Future of TV
This month saw the television and digital publishers’ Upfronts and NewFronts season come to a close and, beyond the usual pitches to advertisers, there were indications of ever growing tension between television and digital video publishers.
The issue: measurement. In particular, the TV industry took aim at the metrics used by digital publishers, claiming that they were equivalent to subprime accounting practices.
As an example of such rogue accounting, Joe Marchese offers a superb example of what happens when you use digital video metrics on a long form series such as AHS: Hotel. He notes how BuzzFeed touted 807,00 views of its Watermelon video. Marchese uses the same metric on AHS: Hotel, which ends up with a staggering 271 billion views.
However, while this might make the TV industry look more transparent and trustworthy, it’s perhaps not best placed to wag fingers, given its own history of massaging figures in the past.
Netflix has cornered the market in content that can be viewed at any time, namely drama and docs. Its foray into content more readily consumed as ‘live’ or perishable hasn’t quite had the same impact yet but could suggest Netflix is encroaching on television’s (once) USP.
One of the challenges that Netflix faces with its ‘Chelsea’ talk show is that of topicality. For live talk shows, topicality is crucial to engaging the audience. With a pre-recorded show such as 'Chelsea,' topicality doesn’t really work. So instead of referencing up to date events and news, host Chelsea references more general topics that have longevity meaning that viewers watching weeks or months later can still find relevance in the show.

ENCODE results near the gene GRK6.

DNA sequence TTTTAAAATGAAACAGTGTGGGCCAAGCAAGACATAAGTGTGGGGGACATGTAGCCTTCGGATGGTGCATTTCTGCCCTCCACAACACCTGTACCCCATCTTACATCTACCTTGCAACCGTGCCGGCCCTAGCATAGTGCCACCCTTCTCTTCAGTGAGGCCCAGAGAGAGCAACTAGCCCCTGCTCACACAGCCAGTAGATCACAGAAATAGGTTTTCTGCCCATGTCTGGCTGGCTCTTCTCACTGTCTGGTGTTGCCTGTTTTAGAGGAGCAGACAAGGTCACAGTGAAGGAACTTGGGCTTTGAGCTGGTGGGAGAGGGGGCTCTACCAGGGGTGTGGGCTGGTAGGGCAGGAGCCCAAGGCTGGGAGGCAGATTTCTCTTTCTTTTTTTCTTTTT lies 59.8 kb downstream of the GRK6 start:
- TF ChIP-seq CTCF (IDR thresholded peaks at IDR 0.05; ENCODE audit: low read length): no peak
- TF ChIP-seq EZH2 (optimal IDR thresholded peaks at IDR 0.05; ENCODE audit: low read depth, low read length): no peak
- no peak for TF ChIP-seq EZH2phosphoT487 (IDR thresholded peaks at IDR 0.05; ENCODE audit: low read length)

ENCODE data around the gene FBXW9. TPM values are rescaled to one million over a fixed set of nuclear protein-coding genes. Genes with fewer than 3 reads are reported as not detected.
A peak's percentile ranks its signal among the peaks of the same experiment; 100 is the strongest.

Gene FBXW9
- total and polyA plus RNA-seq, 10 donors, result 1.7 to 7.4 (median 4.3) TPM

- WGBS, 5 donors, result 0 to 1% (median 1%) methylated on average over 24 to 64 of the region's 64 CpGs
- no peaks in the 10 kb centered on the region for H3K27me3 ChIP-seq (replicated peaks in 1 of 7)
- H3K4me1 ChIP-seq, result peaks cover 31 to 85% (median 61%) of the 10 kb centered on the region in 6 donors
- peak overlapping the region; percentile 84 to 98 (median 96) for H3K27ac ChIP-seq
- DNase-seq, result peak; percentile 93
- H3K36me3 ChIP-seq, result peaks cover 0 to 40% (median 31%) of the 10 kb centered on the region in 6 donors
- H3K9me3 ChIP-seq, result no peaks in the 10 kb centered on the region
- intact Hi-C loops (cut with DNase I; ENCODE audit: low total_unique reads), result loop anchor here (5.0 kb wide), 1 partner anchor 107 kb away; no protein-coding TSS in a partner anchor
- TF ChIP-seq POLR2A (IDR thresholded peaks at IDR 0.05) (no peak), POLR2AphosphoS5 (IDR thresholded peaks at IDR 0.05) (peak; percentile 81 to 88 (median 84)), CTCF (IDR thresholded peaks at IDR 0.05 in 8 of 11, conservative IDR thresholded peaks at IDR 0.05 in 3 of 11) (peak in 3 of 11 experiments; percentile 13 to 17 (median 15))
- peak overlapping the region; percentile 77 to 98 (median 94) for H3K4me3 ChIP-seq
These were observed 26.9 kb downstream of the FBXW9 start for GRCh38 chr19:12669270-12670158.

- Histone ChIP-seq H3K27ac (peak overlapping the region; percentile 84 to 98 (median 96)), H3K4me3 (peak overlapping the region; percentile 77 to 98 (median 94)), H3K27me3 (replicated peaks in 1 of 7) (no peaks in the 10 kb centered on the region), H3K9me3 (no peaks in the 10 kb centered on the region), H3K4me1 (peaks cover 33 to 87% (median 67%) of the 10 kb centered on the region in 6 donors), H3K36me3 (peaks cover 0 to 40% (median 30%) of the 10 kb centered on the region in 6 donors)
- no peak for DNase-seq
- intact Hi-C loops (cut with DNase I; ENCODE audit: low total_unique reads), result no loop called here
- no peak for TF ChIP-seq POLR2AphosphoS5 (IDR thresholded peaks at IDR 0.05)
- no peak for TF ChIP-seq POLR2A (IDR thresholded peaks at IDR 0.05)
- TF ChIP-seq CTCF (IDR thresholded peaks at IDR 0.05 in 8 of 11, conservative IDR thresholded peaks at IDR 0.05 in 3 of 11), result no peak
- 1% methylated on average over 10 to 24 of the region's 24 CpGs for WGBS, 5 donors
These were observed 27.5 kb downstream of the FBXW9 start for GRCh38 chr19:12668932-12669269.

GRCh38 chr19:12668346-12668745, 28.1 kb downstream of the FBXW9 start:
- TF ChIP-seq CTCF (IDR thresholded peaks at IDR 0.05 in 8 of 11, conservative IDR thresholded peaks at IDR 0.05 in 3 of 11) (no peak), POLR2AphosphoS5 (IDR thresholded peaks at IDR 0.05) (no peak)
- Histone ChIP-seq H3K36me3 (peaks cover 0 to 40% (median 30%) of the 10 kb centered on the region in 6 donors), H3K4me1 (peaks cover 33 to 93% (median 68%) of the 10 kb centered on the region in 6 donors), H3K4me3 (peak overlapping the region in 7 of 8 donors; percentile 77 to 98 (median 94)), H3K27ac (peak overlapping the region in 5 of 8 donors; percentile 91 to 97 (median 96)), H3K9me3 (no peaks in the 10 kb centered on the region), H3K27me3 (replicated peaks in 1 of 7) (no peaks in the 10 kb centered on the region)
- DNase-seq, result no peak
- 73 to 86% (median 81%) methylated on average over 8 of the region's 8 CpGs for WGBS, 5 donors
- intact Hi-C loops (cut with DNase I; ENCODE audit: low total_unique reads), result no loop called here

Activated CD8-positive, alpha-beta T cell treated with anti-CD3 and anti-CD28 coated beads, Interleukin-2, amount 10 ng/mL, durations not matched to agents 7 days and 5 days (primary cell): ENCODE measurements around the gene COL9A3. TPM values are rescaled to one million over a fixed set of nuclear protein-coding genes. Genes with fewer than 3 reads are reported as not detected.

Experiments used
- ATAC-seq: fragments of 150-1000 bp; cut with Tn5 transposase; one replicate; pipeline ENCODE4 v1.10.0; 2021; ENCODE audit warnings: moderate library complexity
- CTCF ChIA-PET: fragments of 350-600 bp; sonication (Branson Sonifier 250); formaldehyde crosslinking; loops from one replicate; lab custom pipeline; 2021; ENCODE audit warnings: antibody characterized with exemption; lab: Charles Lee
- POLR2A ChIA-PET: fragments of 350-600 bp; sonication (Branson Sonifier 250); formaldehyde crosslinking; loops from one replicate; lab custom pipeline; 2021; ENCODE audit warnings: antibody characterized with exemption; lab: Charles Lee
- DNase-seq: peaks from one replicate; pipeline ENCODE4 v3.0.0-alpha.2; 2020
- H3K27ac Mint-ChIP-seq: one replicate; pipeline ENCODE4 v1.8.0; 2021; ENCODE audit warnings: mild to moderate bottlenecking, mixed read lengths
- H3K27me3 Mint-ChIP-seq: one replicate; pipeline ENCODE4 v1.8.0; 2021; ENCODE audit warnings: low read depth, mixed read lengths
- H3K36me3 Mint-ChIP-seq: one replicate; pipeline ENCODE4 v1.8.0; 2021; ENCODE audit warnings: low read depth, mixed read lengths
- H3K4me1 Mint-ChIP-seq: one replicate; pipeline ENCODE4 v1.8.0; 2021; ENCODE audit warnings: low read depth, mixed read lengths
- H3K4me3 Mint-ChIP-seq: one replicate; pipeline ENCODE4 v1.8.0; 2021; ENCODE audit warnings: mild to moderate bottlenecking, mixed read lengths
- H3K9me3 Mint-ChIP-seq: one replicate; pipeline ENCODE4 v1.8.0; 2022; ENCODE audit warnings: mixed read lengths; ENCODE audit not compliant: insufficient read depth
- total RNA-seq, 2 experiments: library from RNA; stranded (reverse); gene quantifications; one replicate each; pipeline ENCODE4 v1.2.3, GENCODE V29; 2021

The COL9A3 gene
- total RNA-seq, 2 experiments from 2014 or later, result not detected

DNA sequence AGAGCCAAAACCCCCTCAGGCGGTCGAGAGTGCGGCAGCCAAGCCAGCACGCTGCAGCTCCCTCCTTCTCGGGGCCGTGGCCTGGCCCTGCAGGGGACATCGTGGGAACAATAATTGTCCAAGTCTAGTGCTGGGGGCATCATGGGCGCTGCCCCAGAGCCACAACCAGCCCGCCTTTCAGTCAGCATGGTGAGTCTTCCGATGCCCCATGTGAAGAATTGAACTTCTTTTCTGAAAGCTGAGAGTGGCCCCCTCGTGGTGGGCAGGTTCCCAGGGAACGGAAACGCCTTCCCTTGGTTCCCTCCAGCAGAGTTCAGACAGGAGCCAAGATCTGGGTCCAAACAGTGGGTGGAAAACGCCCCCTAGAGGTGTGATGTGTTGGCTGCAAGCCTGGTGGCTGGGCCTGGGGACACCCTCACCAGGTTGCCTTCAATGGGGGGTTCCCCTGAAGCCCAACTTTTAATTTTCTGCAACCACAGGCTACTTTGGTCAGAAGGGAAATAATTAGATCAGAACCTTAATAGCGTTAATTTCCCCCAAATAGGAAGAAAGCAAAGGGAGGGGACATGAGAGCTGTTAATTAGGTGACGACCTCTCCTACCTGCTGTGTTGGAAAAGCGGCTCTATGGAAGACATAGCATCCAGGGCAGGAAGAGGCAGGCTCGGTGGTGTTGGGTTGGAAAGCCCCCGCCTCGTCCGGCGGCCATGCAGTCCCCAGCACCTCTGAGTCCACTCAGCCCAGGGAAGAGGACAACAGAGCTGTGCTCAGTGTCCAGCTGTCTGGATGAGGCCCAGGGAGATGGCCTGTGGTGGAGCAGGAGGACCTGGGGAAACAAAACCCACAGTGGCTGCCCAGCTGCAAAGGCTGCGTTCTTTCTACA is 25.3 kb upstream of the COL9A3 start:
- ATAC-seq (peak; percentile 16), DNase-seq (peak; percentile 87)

If it does find a way of making perishable content like live sports, talk shows or news less, well, perishable, it could see Netflix become an even bigger force in TV.
Vice Media CEO Shane Smith recently sat down with with Hearst Magazine’s digital media president Troy Young as part of Hearst’s Master Class interview series. What followed was a pretty candid and interesting interview, touching on areas like how Vice force themselves to continually evolve, how they view the next 12 months in media, VR and more.
"You have to be on all screens, at all times ... There’s a whole generation that came up with no advertising but yet ads paid for everything, so there’s this whole disruption happening and it’s affecting agencies, media buying agencies, creative agencies, it’s affecting brands, affecting media, it’s affecting everybody."